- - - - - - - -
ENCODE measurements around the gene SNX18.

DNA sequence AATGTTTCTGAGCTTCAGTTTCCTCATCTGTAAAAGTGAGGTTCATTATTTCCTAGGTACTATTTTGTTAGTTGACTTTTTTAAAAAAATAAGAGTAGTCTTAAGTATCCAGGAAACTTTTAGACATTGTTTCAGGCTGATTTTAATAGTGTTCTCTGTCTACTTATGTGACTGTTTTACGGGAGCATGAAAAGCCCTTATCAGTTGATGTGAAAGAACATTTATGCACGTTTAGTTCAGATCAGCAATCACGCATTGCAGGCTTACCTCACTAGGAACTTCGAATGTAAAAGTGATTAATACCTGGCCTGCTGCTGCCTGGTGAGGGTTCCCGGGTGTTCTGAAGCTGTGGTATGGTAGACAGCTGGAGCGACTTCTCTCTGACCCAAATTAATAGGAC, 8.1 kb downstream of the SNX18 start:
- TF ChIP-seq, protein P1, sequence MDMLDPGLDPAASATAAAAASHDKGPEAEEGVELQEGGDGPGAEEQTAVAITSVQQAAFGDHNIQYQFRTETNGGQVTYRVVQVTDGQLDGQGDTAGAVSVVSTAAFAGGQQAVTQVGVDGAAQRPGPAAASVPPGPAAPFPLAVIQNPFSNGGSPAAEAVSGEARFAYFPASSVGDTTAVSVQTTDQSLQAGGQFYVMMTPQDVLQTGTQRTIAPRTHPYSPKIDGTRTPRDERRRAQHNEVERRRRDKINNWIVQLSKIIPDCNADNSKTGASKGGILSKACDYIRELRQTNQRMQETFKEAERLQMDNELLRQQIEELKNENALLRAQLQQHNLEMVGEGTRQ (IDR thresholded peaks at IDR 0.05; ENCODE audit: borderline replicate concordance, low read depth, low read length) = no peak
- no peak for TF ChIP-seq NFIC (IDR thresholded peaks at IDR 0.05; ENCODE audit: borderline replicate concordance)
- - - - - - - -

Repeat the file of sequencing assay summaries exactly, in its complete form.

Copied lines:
ENCODE measurements around the gene SNX18.

DNA sequence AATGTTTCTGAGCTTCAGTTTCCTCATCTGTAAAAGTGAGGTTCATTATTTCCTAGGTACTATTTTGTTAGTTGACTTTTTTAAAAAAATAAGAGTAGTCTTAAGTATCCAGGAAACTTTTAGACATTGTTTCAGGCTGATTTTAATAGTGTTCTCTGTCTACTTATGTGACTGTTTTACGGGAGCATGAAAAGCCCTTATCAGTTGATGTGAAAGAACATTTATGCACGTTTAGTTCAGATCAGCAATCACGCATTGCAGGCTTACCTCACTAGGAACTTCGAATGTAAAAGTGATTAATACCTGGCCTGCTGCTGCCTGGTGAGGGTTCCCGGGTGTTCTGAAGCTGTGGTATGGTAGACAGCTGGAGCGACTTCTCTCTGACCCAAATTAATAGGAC, 8.1 kb downstream of the SNX18 start:
- TF ChIP-seq, protein P1, sequence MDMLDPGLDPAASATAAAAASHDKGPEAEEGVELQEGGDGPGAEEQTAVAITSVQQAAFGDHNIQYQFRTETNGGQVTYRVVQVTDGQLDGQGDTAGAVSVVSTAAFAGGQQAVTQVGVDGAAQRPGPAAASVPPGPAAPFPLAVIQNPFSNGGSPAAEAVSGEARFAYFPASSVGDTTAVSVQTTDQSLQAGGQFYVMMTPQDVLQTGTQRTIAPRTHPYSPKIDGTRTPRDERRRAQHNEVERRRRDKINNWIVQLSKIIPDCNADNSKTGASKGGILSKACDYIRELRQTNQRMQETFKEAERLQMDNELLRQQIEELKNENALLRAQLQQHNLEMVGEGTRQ (IDR thresholded peaks at IDR 0.05; ENCODE audit: borderline replicate concordance, low read depth, low read length) = no peak
- no peak for TF ChIP-seq NFIC (IDR thresholded peaks at IDR 0.05; ENCODE audit: borderline replicate concordance)